Michael Clark said he is sorry he provided so much liquor to 15-year-old Makamae Ah Mook Sang that it caused her death by alcohol poisoning.
"I feel terrible about what happened, and I pray for your daughter," Clark told Ah Mook Sang’s mother, Tracy, in Circuit Court yesterday.
Tracy Ah Mook Sang had words of forgiveness: "My hope and prayer that as you go into jail for the year that you come to know God in the way that I do and that your life will be changed."
But Circuit Judge Richard Pollack was not so sure about how sorry Clark was.
"Based on everything that’s been put forth before me, I cannot conclude one way or another whether or not you have such an understanding of the actual consequences of your conduct or you have genuine remorse for your actions," Pollack said.
Pollack sentenced the 25-year-old Clark yesterday to one year in jail, noting he hopes Clark spends the time contemplating the results of his conduct — providing alcohol to Ah Mook Sang and four other teenage girls July 30 at a party in his parents’ Hawaii Kai home.
Ah Mook Sang died from alcohol poisoning. Her blood-alcohol content was 0.433, more than five times the minimum level at which state law considers a person too drunk to drive.
In addition to the one year in jail, Pollack fined Clark $10,000 and ordered him to pay $1,850 in restitution to Ah Mook Sang’s family and perform 200 hours of community service when he gets out of jail.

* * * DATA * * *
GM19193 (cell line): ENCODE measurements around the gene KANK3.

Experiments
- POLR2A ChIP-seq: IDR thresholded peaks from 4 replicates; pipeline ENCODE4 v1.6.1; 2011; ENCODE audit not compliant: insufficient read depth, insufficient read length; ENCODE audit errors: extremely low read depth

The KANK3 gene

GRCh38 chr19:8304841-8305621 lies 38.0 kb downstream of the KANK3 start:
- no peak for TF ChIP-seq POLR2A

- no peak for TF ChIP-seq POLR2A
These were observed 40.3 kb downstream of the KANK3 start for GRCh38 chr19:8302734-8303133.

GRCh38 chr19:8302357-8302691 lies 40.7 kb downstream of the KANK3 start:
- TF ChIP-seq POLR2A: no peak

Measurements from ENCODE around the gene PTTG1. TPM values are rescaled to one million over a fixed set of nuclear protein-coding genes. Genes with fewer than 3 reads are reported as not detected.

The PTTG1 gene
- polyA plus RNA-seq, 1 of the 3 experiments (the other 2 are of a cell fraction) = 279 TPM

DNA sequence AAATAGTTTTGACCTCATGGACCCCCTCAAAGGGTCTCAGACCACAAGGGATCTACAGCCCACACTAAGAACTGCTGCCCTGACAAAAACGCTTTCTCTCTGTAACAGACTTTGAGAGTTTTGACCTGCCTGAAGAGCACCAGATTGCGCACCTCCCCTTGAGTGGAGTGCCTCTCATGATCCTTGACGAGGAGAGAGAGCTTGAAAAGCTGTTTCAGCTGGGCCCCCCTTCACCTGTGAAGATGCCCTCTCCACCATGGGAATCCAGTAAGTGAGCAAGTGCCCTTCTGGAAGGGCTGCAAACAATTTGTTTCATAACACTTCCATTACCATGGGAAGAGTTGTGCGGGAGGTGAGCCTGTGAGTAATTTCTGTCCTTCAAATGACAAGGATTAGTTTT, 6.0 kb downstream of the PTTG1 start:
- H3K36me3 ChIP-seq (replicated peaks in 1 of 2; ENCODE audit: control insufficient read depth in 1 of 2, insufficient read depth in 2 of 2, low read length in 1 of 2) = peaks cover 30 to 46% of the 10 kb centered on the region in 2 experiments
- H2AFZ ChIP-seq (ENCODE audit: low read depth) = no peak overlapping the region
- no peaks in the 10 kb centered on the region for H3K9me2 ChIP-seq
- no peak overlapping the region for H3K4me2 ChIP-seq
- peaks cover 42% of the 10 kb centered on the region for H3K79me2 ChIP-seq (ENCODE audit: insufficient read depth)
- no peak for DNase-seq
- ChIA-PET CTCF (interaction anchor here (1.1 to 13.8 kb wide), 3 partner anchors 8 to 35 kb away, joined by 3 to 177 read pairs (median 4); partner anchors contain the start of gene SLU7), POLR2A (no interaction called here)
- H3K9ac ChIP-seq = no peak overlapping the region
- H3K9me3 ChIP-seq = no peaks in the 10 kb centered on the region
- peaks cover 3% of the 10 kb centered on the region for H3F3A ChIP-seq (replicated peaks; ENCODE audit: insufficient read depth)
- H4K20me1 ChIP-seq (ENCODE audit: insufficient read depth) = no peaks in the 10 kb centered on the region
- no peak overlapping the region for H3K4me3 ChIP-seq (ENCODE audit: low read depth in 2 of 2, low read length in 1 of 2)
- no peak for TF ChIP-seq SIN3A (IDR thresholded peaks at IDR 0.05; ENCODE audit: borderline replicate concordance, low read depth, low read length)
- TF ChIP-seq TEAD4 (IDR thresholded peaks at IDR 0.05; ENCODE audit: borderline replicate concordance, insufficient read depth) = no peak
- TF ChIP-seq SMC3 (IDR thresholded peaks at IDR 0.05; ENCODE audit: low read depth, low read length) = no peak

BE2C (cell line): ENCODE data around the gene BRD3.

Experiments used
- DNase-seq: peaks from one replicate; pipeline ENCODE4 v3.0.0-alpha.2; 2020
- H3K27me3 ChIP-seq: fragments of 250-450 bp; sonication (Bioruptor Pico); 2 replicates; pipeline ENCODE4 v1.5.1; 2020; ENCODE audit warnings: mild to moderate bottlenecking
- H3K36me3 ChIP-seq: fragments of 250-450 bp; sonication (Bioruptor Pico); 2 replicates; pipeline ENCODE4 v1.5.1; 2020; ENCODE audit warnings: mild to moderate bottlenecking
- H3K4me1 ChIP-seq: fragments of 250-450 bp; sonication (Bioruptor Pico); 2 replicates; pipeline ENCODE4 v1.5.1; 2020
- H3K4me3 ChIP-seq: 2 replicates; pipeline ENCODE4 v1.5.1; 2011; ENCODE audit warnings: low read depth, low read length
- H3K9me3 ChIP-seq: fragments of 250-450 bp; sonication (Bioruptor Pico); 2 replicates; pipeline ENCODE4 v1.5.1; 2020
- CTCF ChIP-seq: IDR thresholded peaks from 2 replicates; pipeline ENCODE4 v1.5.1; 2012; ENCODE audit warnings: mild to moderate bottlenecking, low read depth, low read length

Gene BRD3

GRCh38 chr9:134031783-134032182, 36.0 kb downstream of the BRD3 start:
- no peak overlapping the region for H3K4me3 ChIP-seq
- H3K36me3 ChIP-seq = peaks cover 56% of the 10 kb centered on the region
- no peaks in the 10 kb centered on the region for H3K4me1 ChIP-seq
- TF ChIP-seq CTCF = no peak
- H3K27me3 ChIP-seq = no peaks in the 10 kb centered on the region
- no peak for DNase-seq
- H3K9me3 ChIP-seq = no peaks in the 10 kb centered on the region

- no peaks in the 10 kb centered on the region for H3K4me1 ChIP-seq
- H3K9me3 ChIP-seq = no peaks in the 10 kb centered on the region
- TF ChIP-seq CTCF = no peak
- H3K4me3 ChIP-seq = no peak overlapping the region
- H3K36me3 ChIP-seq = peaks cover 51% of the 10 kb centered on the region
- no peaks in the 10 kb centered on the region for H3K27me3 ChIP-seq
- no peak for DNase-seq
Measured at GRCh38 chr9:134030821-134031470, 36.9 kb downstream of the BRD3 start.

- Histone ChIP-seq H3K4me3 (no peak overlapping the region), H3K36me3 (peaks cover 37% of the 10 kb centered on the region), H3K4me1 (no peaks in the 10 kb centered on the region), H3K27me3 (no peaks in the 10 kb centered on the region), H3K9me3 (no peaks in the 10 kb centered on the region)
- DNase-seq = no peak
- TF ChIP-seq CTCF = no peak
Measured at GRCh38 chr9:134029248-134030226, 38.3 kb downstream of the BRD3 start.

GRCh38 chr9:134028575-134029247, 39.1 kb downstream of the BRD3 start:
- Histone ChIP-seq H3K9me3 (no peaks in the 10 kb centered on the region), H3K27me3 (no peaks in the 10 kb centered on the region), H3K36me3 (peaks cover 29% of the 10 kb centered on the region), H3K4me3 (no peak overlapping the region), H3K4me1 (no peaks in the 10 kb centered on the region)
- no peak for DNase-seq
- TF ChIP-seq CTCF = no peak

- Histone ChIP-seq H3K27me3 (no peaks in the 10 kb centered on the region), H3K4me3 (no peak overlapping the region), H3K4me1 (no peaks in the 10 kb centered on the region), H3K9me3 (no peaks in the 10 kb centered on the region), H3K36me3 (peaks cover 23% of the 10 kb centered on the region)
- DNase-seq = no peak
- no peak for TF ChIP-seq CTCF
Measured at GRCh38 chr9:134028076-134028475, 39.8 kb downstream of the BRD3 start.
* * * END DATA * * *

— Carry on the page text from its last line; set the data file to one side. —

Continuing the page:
Pollack also sentenced Clark to five years of probation, including one year in jail, for assaulting a security guard and a Honolulu police officer at the Ala Moana Hotel in 2007 in an incident that started with a report of him urinating in a hotel elevator.
Clark will serve the sentence for the Ala Moana Hotel incident concurrently, according to his plea agreements for both cases.
He paid the fine and restitution yesterday just before a state deputy sheriff took him away to start serving his jail term.
His lawyer, Brook Hart, said both incidents stem from Clark’s own alcohol abuse. He said Clark stopped drinking and joined Alcoholics Anonymous in August. He has also been getting therapy.
And Clark promised, as Pollack ordered, that when he gets out of jail, he will speak to students at different schools about the dangers of underage drinking.